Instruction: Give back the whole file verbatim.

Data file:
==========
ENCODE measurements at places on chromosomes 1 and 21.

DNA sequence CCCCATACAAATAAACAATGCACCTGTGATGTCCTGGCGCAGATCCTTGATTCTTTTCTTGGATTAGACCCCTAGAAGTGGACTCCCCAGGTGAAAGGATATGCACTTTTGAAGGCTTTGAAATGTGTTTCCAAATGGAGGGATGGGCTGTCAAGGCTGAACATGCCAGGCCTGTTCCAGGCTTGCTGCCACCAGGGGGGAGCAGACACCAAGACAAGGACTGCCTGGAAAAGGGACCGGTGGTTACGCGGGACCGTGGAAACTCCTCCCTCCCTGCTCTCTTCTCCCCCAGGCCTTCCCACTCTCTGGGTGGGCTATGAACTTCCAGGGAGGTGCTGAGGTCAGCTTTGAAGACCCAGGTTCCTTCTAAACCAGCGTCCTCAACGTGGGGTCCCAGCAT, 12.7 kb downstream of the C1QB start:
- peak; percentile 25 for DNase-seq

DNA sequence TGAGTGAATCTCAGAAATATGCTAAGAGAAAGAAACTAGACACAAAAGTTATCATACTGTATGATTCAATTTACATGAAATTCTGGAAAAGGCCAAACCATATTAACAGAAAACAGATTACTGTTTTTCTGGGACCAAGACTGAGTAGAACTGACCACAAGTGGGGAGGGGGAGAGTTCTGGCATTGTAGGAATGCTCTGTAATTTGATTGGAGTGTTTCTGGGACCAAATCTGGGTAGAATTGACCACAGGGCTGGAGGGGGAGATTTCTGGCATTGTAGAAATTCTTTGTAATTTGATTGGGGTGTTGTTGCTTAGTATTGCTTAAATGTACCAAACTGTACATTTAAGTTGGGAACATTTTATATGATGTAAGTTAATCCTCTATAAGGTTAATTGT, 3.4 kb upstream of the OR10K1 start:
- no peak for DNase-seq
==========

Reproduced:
ENCODE measurements at places on chromosomes 1 and 21.

DNA sequence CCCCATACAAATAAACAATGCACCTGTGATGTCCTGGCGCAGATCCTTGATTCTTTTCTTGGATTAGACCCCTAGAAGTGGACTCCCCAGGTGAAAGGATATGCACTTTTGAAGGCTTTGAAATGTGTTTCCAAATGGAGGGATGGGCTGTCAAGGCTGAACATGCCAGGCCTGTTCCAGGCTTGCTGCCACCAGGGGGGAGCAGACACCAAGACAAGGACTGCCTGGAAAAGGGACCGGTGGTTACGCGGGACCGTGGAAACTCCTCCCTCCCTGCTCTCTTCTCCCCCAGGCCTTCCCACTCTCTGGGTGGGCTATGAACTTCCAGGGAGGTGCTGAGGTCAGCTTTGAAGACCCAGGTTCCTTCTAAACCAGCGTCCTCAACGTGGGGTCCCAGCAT, 12.7 kb downstream of the C1QB start:
- peak; percentile 25 for DNase-seq

DNA sequence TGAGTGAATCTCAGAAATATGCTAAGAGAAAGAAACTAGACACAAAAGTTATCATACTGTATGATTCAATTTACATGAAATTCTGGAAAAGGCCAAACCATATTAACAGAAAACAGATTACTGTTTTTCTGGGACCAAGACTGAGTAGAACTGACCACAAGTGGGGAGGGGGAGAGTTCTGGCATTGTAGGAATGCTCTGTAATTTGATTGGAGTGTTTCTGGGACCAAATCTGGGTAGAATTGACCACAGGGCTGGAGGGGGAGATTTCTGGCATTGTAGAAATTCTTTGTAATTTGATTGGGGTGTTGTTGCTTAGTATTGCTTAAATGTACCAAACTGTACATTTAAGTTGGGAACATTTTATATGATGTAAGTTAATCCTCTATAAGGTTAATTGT, 3.4 kb upstream of the OR10K1 start:
- no peak for DNase-seq